Over time, my response to the lack of diversity in the classroom came to be a regular evocation of the missing presences. Given the population of the state, this was most pronouncedly the lack of a representative percentage of African Americans. I did not mean to speak for those missing, but rather to recognize their absence and to consider what the absence meant about our myths and hopes for American ideals of equal opportunity.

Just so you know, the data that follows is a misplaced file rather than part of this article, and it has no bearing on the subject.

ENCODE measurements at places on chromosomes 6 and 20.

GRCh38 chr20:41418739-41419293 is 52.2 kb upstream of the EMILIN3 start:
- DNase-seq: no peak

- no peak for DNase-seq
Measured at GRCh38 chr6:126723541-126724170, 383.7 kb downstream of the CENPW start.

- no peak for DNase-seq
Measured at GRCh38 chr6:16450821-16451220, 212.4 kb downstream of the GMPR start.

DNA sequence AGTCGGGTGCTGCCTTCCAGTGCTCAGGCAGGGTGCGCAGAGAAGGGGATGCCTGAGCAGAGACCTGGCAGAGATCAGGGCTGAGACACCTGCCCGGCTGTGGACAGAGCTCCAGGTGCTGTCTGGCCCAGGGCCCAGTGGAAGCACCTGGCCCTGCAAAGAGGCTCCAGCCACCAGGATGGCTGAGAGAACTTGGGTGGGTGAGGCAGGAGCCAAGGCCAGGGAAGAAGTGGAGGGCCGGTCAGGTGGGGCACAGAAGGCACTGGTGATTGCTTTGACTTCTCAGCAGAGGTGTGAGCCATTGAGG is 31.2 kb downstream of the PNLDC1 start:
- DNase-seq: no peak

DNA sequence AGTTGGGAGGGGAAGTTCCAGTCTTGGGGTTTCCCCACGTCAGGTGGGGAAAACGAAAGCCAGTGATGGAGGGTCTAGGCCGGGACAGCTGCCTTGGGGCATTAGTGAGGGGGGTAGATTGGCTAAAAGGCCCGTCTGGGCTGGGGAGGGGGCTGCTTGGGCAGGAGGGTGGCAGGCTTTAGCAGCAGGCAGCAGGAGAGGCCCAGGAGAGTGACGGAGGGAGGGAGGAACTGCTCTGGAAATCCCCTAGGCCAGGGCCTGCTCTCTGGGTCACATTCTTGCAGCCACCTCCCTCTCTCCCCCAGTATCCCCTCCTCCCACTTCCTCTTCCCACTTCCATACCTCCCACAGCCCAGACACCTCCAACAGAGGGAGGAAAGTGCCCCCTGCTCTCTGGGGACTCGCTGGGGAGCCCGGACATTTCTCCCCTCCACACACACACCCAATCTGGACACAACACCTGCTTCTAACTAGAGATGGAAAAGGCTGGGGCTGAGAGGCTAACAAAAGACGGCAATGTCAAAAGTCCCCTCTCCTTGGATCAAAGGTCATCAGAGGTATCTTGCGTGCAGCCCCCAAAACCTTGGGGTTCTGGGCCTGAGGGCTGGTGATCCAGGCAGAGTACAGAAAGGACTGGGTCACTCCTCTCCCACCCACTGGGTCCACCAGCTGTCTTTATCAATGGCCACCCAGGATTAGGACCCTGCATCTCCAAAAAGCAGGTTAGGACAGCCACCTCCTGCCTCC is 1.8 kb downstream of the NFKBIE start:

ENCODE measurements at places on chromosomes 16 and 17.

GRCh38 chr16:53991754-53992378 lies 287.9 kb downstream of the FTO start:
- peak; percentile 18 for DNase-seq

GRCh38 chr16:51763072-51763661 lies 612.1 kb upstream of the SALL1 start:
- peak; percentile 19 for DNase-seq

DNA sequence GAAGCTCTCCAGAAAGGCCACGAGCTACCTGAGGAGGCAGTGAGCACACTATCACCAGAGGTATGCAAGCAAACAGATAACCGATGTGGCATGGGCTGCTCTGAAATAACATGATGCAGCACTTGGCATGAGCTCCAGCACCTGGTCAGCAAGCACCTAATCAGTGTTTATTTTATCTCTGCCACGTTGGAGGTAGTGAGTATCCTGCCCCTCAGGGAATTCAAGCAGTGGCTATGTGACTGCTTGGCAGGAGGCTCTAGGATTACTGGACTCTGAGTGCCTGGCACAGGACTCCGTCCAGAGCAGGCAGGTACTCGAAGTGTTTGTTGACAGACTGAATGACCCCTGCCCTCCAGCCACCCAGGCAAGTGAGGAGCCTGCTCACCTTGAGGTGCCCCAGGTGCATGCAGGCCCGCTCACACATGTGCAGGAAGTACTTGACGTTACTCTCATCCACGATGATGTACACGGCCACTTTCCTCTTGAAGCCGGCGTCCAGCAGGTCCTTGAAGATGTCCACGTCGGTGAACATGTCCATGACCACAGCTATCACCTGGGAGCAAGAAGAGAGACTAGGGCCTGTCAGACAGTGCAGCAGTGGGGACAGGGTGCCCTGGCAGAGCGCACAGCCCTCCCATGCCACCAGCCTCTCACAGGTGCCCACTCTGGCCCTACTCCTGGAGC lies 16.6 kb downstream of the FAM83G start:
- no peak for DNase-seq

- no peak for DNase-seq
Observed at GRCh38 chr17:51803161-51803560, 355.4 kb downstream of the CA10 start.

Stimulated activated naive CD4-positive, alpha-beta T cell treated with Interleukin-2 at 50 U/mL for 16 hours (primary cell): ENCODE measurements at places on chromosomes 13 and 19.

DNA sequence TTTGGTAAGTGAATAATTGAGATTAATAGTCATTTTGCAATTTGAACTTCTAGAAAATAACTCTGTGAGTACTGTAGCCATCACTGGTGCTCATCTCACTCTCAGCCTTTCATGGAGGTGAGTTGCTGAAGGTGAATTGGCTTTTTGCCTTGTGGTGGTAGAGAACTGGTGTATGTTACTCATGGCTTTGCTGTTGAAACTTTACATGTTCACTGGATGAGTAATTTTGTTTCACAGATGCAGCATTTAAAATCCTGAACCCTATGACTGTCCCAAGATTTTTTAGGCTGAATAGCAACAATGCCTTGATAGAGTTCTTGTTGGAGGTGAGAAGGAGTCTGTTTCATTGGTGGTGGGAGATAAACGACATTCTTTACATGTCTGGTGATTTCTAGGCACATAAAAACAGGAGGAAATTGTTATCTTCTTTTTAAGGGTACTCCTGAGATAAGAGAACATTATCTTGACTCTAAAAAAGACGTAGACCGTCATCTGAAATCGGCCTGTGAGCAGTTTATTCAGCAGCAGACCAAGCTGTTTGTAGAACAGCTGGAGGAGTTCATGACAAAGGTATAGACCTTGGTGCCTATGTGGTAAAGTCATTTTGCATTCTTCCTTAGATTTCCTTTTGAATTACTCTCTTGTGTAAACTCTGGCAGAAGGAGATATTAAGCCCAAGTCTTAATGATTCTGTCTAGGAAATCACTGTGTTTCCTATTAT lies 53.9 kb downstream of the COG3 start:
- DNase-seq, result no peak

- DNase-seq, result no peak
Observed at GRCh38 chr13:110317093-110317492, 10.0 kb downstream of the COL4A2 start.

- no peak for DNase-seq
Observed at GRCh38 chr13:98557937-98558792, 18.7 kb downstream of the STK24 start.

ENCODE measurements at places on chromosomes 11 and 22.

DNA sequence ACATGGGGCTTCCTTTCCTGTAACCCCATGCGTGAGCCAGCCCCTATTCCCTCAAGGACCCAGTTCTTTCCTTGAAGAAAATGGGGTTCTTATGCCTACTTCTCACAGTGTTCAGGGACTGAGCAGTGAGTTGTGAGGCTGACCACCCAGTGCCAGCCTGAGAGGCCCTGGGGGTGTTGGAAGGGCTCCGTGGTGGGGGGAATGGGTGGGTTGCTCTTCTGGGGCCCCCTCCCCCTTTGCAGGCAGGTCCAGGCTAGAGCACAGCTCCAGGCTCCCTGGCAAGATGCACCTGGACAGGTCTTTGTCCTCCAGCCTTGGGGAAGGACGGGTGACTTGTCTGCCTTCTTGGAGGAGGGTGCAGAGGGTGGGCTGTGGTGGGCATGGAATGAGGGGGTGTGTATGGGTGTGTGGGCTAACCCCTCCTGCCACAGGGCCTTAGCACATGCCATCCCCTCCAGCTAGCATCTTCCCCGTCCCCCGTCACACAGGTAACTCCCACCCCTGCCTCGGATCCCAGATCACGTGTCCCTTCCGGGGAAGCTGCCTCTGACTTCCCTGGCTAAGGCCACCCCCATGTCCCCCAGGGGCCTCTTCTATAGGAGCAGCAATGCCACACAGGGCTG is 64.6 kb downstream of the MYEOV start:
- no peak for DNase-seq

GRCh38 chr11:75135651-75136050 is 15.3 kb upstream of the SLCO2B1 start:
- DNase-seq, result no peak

Six years ago, I immigrated to Israel as a tenured faculty member in a centrally located university. Of all the surprises of such a dramatic move, my greatest one was the composition of my new student body. Paradoxically, in spite of the stated American commitment to diversity in higher education and the relative underdevelopment of this value in Israel—a democracy characterized by significant structural inequalities and a lack of integration between its majority and minority populations—I found that the Israeli university classrooms were far more socially diverse than any I had ever encountered in the United States, as a student or an instructor. Nearly all of the undergraduate English courses I was assigned held approximately 40 percent Arab and 60 percent Jewish students, all citizens of Israel (except some international students, coming largely from European countries).2 This proportion of Arab Israeli to Jewish Israeli students was the result of a significant demographic shift not unique to my university but mirrored in the other major Israeli universities that teach humanities. In 2012, the Israeli Council for Higher Education launched a multimillion-shekel initiative designed to make higher education more accessible to Israel's Arab population.3 Among its components were the attempt to target the top third of high school students (35,000–50,000 students) to provide support and counseling for them and their families, to offer scholarships for students in economic need, to establish a university budget for support of these students once in university, and to set up precollege study programs designed particularly for Arab students. In 2017, the Israeli newspaper Haaretz reported that between 2010 and 2017 Arabs had gone from being 10.2 percent of the entire student body to 16.1 percent, (this is relative to their being 21 percent of the population of Israel). The greatest jump was among students studying for the bachelor of arts.